Heracles’ ninth labor involved robbing Geryon, who resided on the western island of Erytheia, of his animals. When Heracles set out on his mission, he had to first traverse the Libyan desert. He eventually shot an arrow at the sun because he was so annoyed by the heat.
The sun god, Helios, was so moved by Heracles’ bravery that he decided to lend a hand by giving him his own golden chariot, which he used to travel nightly across the sea from west to east. Heracles boarded the chariot and traveled all night to get to Erytheia.
The two-headed dog Orthrus, brother of the three-headed hound Cerberus and keeper of the Underworld, was his first challenge there. Orthrus only only one strike from Heracles’ club to end his life. When Eurytion, the herdsman, learned what had transpired, he attempted to confront Heracles but was similarly dispatched. Geryon assaulted the hero right away, grabbing his three shields, three spears, and three helmets. But, a strong arrow launched from Heracles’ bow was sufficient to penetrate Geryon’s forehead and bring about his death.
returning the livestock
Returning the livestock to Tiryns was a separate operation in and of itself. The Roman version of the legend claims that Heracles traveled through the Aventine Hill, on which Rome would eventually be founded. A giant there by the name of Cacus stole some of the livestock, but Heracles’ surviving herd of cattle shouted out for the cattle to be rescued.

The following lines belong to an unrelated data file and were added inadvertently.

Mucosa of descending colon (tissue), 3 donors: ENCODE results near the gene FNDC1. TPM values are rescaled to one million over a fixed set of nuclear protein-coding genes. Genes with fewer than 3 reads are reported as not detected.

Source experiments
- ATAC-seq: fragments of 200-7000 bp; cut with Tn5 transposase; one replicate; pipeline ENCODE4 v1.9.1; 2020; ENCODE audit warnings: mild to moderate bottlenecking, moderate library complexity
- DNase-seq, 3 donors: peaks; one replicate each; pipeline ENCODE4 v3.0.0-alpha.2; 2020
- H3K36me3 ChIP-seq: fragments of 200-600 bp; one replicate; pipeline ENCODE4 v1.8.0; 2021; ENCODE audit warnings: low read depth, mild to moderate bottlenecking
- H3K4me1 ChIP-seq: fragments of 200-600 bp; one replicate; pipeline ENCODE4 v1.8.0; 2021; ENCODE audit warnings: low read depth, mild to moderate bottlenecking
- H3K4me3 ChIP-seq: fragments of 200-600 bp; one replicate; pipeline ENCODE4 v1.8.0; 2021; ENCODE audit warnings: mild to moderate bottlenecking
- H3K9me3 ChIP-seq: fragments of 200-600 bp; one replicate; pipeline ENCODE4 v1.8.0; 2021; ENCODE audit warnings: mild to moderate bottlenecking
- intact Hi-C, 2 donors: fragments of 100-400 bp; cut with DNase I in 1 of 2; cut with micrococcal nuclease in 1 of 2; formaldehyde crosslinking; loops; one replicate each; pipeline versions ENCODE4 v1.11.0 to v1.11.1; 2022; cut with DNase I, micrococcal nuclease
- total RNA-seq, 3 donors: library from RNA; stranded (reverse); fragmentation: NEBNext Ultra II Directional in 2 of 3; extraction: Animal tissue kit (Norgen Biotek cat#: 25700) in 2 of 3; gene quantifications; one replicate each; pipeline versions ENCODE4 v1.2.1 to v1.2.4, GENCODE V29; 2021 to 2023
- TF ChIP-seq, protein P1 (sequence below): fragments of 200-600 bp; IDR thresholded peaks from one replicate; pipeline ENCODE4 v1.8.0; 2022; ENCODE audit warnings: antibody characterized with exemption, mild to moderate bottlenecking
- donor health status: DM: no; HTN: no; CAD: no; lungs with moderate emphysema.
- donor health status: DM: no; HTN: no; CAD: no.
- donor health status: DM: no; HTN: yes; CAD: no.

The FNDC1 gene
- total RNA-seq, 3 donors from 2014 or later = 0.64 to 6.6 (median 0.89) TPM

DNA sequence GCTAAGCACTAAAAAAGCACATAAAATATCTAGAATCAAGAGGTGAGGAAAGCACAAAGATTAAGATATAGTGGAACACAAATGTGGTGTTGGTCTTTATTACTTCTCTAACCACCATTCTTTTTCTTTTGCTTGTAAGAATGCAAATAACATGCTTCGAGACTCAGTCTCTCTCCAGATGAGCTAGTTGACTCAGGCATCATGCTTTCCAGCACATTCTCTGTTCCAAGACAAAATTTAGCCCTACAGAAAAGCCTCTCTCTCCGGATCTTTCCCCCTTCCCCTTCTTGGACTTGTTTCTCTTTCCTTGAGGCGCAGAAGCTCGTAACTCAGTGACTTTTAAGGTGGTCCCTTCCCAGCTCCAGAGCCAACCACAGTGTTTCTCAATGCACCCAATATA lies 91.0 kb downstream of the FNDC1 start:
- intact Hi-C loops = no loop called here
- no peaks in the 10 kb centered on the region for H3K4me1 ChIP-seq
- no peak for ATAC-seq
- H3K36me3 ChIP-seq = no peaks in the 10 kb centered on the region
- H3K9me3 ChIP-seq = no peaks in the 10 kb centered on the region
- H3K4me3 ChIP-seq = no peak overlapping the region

Hera sent a gadfly to agitate the animals and scatter them as an additional barrier. In less than a year, Hercules was able to retrieve them. But Hera had brought a flood before he came to Tiryns, and the river was so high that he could not cross it. Heracles then began to fill the river with stones and built a bridge across the two riverbanks. He eventually arrived in Tiryns, the site of the goddess’s sacrifice of animals.
After completing the tenth labor, Eurystheus informed Heracles that he believed two of the tasks were invalid because Iolaus assisted Heracles in slaying the Hydra and because he had already been paid for cleaning the Augean Stables. Hence, two additional labors had to be performed. Which were:
11. The Hesperidean Apples must be stolen.
12. to seize Cerberus, the Underworld’s watchman.
Labour eleven: stealing the apples from the garden of Hesperides
The Hesperides were nymphs of the setting sun who looked after a garden in the far western region of the globe. In order to determine the precise location of the garden, Heracles was able to catch the shape-shifting sea god known as the Old Man of the Sea.